A faculty member will have an effective course design if the course is designed in a manner that provides the student knowledge and skills required for basic application of the course content. Examples of this include a course that is organized, covers the appropriate content, maintains currency, and has appropriate assessments. It is expected that all courses will meet the standard of effective course design. Major design issues raised in earlier evaluations are expected to be addressed and improved.

     ii.    Exemplar Course Design
Exemplar course design exceeds the effective standard with courses that have intentional planning designed to help students achieve significant learning. While the nature of an exemplar course design may vary depending on the class enrollment, subject content, and program, examples of this may include a variety of assessment tools specifically suited for the course, the integration of material from a variety of sources, design features that facilitate advanced applications of the course content, etc. The faculty member must articulate in the narrative on teaching the intentional planning that went into the course design.

b.    Assessing the Quality of Course Delivery

Course delivery focuses on the act of teaching, including what happens in front of the classroom and other student interactions. For fully on-line courses, it includes the communication of material in any multimedia materials included in the course and interactions with students throughout the course.  The quality of course delivery will be assessed based on peer teaching reviews (for untenured faculty members) and quantitative and qualitative results in student surveys.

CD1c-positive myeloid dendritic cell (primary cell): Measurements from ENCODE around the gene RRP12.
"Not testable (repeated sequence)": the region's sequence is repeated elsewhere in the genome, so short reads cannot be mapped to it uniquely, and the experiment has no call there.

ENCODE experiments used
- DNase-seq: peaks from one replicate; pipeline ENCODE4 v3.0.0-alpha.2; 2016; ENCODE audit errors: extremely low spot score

i.    Effective Course Delivery
A faculty member will have effective course delivery if they are able to convey course content that provides the students’ knowledge and skills required for basic application of the course content.  For example, this includes being understandable, clear, organized, and respectful. Effective course delivery should be demonstrated by peer reviews and student evaluations that demonstrate effective communication of course material. Major delivery issues raised in earlier evaluations are expected to be addressed and improved.

     ii.    Exemplar Course Delivery
Exemplar course delivery exceeds the effective standard with delivery that helps students achieve significant learning. Exemplar course delivery should be demonstrated by peer reviews and student evaluations that demonstrate exceptional communication of course material.

c.    Other Factors Assessed in Evaluating the Teaching Portfolio

Although emphasis is put on the quality of course design and course delivery, published research on teaching, participation in teaching conferences, and professional development in teaching are also valued as part of the teaching portfolio of a candidate. While the criteria focus on quality of course design and delivery, a strong record in these other factors may cause a teaching portfolio to be rated higher.  However, it is not necessary to have any of these other factors in order to meet the criteria.

3.    Methods for Assessing Service

In assessing a faculty member’s service, Department, College, campus, University, community, and professional service will be considered. Both the quantity or service and the quality of service are important.
 

[1] A revised CoBA Journal Quality Index may be forthcoming.  If so, the language in this paragraph may not be needed.